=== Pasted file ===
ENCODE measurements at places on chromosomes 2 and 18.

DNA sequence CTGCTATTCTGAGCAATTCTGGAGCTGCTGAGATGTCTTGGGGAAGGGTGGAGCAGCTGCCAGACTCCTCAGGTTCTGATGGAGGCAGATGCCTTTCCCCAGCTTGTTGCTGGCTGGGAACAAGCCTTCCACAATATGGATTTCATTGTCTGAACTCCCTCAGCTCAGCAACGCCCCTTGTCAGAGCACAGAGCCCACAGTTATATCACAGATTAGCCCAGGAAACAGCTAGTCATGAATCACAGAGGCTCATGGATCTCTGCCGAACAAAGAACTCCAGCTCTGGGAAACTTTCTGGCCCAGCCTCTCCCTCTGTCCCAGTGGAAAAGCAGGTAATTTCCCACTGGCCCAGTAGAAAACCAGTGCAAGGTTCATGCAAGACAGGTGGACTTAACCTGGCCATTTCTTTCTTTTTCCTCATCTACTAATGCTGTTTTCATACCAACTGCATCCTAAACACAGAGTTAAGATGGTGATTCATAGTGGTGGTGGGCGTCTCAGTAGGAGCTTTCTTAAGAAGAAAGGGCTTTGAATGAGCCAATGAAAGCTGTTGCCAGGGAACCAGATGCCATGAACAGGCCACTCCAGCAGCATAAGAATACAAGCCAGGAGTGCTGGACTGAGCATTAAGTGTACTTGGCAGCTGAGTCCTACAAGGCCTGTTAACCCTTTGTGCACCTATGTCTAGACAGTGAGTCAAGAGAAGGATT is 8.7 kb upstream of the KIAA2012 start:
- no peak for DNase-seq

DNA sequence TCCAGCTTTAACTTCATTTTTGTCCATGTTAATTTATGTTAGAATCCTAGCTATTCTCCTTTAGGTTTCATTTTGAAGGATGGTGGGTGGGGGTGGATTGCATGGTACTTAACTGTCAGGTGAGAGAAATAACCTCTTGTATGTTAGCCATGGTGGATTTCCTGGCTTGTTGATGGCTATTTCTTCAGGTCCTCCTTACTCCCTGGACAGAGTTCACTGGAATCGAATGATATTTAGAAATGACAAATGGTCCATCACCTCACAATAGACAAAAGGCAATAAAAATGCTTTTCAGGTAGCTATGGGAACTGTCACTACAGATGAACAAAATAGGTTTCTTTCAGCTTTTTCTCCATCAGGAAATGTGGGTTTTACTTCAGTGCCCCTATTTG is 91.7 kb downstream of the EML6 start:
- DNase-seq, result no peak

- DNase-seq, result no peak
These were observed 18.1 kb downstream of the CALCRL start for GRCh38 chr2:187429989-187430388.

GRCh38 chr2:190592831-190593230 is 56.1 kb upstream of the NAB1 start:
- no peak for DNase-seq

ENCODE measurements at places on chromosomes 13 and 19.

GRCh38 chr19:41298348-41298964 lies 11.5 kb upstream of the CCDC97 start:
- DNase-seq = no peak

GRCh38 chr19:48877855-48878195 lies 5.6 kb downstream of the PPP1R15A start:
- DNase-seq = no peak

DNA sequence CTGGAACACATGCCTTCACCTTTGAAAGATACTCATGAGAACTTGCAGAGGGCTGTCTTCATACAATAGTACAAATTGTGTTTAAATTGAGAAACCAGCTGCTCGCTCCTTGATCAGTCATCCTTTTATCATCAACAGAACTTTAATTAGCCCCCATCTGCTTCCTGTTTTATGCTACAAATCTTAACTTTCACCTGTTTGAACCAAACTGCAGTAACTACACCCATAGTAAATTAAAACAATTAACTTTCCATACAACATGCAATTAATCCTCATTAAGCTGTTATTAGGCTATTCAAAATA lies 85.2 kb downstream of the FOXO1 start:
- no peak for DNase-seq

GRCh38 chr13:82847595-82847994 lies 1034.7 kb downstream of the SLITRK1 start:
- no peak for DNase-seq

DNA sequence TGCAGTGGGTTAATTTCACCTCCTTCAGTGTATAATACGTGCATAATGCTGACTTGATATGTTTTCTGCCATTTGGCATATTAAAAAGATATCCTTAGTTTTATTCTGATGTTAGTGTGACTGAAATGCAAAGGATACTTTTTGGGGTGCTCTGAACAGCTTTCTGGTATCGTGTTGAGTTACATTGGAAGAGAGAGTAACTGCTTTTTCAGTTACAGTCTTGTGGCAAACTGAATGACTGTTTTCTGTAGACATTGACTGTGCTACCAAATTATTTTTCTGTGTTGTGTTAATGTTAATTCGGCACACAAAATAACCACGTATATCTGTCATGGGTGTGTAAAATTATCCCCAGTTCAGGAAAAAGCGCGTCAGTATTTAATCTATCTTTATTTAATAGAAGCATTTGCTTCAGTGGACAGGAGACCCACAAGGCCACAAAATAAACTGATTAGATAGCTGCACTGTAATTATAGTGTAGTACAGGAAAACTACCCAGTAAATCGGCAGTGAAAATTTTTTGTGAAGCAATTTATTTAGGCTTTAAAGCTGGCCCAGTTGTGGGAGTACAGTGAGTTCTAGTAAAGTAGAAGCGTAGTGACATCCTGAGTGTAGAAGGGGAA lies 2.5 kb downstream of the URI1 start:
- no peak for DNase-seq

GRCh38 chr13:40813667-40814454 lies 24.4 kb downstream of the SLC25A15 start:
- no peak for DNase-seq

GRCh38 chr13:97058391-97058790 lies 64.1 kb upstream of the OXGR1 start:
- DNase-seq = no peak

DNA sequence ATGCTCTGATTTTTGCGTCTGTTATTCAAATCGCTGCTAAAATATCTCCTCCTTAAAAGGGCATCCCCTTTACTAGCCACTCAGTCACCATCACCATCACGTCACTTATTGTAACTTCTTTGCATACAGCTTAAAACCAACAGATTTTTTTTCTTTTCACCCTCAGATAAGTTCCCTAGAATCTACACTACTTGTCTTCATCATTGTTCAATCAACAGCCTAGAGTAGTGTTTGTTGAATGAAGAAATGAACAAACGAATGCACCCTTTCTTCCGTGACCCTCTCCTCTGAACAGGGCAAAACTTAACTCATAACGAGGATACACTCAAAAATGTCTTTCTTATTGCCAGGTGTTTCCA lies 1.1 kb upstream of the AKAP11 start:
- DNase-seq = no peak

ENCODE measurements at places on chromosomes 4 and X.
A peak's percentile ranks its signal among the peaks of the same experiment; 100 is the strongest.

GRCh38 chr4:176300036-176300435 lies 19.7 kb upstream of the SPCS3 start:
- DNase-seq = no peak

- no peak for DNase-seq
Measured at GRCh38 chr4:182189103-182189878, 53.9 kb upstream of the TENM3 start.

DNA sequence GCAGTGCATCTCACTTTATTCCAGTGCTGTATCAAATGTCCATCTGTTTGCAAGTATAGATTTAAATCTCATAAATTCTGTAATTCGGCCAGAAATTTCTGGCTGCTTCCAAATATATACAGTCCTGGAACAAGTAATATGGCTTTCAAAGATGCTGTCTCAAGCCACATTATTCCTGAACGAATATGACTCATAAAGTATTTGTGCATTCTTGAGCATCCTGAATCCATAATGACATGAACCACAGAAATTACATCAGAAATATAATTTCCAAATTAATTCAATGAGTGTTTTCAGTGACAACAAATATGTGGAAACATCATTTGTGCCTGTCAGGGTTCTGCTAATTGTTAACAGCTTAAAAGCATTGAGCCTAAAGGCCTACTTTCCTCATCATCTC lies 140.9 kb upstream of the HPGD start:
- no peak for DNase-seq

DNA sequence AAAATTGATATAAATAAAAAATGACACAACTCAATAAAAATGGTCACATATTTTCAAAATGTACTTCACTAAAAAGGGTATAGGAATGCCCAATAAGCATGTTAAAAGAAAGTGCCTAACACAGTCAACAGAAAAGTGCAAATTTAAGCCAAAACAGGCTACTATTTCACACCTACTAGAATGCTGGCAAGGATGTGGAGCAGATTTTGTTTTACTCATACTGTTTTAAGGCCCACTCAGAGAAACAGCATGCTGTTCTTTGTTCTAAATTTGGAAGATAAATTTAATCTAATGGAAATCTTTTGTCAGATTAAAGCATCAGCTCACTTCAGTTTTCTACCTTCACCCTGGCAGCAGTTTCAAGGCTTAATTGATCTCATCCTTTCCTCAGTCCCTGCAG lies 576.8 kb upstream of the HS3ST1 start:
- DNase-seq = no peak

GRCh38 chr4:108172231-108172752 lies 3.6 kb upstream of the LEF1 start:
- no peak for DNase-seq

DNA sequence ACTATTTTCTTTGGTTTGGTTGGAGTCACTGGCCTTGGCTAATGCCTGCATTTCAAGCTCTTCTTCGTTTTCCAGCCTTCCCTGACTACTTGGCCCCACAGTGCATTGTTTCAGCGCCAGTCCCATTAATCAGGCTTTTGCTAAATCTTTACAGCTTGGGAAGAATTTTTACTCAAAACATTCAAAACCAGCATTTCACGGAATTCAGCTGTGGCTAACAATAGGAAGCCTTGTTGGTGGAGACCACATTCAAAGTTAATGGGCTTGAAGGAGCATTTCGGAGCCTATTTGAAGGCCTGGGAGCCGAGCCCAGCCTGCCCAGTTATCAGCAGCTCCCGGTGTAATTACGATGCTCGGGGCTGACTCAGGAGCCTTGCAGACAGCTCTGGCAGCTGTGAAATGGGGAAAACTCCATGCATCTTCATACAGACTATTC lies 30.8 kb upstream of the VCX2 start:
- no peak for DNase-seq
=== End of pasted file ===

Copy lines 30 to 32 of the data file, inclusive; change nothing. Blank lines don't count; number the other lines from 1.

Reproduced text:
- DNase-seq = no peak

- no peak for DNase-seq
Measured at GRCh38 chr4:182189103-182189878, 53.9 kb upstream of the TENM3 start.